The circulation in the Gulf of Tonkin had been traditionally considered to be anticyclonic in the summer. This view was challenged recently by results from reanalyzing observational data, which clearly revealed that the circulation is cyclonic in all seasons. The surface wind stress is monsoonal, southwesterly in the summer and reversed in the winter. It remains unexplained why the circulation is always cyclonic, while the surface forcing reverses seasonally. In this study, we hypothesize that the inflow through Qiongzhou Strait, a shallow and narrow channel between Hainan Island and the Chinese mainland, is responsible for maintaining the cyclonic circulation in the summer. Besides the requirements of mass conservation and bathymetry constraint, this flow, even with a rather small transport, carries a considerable amount of potential vorticity (PV) into the gulf, and the integral constraint of PV requires the presence of a frictional torque to be associated with a cyclonic circulation. Several numerical experiments with a three-dimensional model have been conducted to test this hypothesis. When the westward flow through Qiongzhou Strait is blocked, the model simulates an anticyclonic circulation in the summer. When the westward flow through Qiongzhou Strait is allowed, the circulation changes to a cyclonic one, consistent with our hypothesis.
  • Preprint
    The Kuroshio Extension : a leading mechanism for the seasonal sea-level variability along the west coast of Japan
    ( 2009-10-08) Ma, Chao ; Yang, Jiayan ; Wu, Dexing ; Lin, Xiaopei
    Sea level changes coherently along the two coasts of Japan on the seasonal time scale. AVISO satellite altimetry data and OFES (OGCM for the Earth Simulator) results indicate that the variation propagates clockwise from Japan's east coast through the Tsushima Strait into the Japan/East Sea (JES) and then northward along the west coast. In this study, we hypothesize and test numerically that the sea level variability along the west coast of Japan is remotely forced by the Kuroshio Extension (KE) off the east coast. Topographic Rossby waves and boundary Kelvin waves facilitate the connection. Our 3-d POM model when forced by observed wind stress reproduces well the seasonal changes in the vicinity of JES. Two additional experiments were conducted to examine the relative roles of remote forcing and local forcing. The sea level variability inside the JES was dramatically reduced when the Tsushima Strait is blocked in one experiment. The removal of the local forcing, in another experiment, has little effect on the JES variability. Both experiments support our hypothesis that the open-ocean forcing, possibly through the KE variability, is the leading forcing mechanism for sea level change along the west coast of Japan.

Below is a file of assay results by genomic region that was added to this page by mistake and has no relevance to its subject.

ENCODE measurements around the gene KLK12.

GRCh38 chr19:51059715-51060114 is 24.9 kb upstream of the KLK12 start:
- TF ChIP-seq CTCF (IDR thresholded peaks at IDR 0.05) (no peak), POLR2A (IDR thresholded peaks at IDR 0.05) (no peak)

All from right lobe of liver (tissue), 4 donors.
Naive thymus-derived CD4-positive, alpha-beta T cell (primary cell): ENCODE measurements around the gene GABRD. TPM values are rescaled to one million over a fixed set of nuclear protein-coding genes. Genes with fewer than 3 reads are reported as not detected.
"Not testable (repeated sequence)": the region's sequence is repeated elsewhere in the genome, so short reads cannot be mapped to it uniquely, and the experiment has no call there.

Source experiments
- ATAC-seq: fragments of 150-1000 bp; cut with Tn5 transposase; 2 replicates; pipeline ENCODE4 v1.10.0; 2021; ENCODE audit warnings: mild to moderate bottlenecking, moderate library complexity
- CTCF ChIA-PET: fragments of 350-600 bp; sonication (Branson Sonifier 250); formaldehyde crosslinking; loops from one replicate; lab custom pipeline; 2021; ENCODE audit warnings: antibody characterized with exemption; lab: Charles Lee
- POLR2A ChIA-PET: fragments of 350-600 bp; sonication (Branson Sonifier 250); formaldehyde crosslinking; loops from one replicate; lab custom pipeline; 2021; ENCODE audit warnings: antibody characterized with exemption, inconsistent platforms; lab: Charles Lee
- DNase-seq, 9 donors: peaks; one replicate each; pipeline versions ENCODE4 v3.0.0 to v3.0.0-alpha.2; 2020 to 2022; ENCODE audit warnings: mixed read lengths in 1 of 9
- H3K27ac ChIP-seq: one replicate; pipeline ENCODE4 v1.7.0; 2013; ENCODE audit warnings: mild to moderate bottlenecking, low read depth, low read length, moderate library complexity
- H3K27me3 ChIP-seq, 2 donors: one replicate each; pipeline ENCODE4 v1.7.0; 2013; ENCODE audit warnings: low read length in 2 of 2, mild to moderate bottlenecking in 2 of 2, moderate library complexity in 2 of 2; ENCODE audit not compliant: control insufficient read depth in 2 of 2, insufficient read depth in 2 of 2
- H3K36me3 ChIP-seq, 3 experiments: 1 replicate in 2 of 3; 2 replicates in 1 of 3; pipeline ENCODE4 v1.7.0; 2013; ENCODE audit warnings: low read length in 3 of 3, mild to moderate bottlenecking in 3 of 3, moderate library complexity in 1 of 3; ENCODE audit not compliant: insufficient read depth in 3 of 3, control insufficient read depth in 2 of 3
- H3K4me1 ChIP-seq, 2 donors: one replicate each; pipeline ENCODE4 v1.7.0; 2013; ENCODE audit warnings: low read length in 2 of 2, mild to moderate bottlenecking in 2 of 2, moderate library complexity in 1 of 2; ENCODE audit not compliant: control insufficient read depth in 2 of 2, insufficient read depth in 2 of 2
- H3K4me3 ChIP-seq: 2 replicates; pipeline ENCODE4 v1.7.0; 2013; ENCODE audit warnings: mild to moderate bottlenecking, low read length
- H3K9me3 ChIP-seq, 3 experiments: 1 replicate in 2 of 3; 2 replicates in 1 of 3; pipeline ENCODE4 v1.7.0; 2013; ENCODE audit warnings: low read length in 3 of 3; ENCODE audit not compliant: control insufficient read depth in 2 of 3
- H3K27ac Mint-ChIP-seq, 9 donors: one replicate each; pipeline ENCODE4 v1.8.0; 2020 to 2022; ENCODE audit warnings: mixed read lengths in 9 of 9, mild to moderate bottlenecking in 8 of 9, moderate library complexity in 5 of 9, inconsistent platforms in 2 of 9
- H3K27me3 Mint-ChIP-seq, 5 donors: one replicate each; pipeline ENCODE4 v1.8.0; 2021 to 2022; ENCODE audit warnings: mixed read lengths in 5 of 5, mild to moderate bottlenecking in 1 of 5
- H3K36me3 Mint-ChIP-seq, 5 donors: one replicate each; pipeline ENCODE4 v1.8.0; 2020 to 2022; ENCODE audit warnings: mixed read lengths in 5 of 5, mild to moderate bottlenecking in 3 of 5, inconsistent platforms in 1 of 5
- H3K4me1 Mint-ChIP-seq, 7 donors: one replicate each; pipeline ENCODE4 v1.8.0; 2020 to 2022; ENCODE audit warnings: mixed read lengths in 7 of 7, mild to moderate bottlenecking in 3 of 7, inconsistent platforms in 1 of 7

• Article
    On the dynamics of the South China Sea Warm Current
    (American Geophysical Union, 2008-08-05) Yang, Jiayan ; Wu, Dexing ; Lin, Xiaopei
    The South China Sea Warm Current (SCSWC) flows northeastward over the shelf and continental slope in the northern South China Sea (SCS). This current persists in its northeastward direction in all seasons despite the fact that the annually averaged wind stress is decisively southwestward against it. Two major mechanisms have been proposed in previous studies, one attributing it directly to the wind stress forcing within the SCS and the other to the Kuroshio intrusion through the Luzon Strait. In this study we use a simple model to demonstrate that neither of them is the leading forcing mechanism. Instead, the SCSWC is a source- and sink-driven flow induced by the Taiwan Strait Current (TSC), a year-round northward flow through the Taiwan Strait. The two previously suggested mechanisms are important but secondary. The model simulations show that the local wind stress alone would force a current in the opposite direction to the SCSWC. Blocking the Kuroshio intrusion through the Luzon Strait, on the other hand, only weakens the SCSWC. The SCSWC vanishes when the Taiwan Strait is closed in the model.
  • Article
    Wind-driven exchanges between two basins : some topographic and latitudinal effects
    (John Wiley & Sons, 2013-09-18) Yang, Jiayan ; Lin, Xiaopei ; Wu, Dexing
    This study examines some topographic effects on the island rule. We use an idealized and barotropic model to investigate the throughflow between a semienclosed marginal sea and a larger oceanic basin that are connected to each other by two channels. Two sets of experiments are conducted in parallel, one with a flat bottom and the other with a ridge between two basins. The model results show that the ridge affects the island rule considerably in several ways. First, the ridge blocks geostrophic contours and restricts a free exchange between two basins. The bottom pressure torque (or the form drag) is a dominant term in the balance of the depth-integrated vorticity budget and always results in a significant reduction of the throughflow transport. Second, horizontal friction promotes cross-isobathic flows and enhances the throughflow transport over the ridge. This is the opposite of what friction does in the original island rule in which a friction tends to reduce the throughflow transport. Third, the forcing region in the open ocean for the marginal-sea throughflow is shifted meridionally. Last, the topographic effect becomes small near the equator due to its dependence on f. This may explain why the PV barrier effect is smaller in the South China Sea than in the Japan/East Sea. The limitation of the barotropic model and some baroclinic effects will be discussed.